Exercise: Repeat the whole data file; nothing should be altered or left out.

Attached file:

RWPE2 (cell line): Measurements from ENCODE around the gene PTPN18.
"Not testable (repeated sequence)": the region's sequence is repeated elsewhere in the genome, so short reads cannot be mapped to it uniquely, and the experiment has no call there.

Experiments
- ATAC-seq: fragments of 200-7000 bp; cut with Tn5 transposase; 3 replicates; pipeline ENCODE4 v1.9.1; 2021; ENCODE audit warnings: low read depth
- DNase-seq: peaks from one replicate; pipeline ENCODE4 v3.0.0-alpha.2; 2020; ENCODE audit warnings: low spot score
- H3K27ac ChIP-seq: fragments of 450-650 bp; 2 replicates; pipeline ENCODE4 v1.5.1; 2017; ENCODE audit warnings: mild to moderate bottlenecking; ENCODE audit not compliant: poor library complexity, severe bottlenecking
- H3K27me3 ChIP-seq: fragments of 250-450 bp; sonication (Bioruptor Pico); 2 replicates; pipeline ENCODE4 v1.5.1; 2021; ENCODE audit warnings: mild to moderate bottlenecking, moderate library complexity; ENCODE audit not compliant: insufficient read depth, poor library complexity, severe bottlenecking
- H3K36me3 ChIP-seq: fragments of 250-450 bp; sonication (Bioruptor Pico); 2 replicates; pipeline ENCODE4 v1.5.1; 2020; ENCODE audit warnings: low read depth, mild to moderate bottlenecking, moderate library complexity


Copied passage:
RWPE2 (cell line): Measurements from ENCODE around the gene PTPN18.
"Not testable (repeated sequence)": the region's sequence is repeated elsewhere in the genome, so short reads cannot be mapped to it uniquely, and the experiment has no call there.

Experiments
- ATAC-seq: fragments of 200-7000 bp; cut with Tn5 transposase; 3 replicates; pipeline ENCODE4 v1.9.1; 2021; ENCODE audit warnings: low read depth
- DNase-seq: peaks from one replicate; pipeline ENCODE4 v3.0.0-alpha.2; 2020; ENCODE audit warnings: low spot score
- H3K27ac ChIP-seq: fragments of 450-650 bp; 2 replicates; pipeline ENCODE4 v1.5.1; 2017; ENCODE audit warnings: mild to moderate bottlenecking; ENCODE audit not compliant: poor library complexity, severe bottlenecking
- H3K27me3 ChIP-seq: fragments of 250-450 bp; sonication (Bioruptor Pico); 2 replicates; pipeline ENCODE4 v1.5.1; 2021; ENCODE audit warnings: mild to moderate bottlenecking, moderate library complexity; ENCODE audit not compliant: insufficient read depth, poor library complexity, severe bottlenecking
- H3K36me3 ChIP-seq: fragments of 250-450 bp; sonication (Bioruptor Pico); 2 replicates; pipeline ENCODE4 v1.5.1; 2020; ENCODE audit warnings: low read depth, mild to moderate bottlenecking, moderate library complexity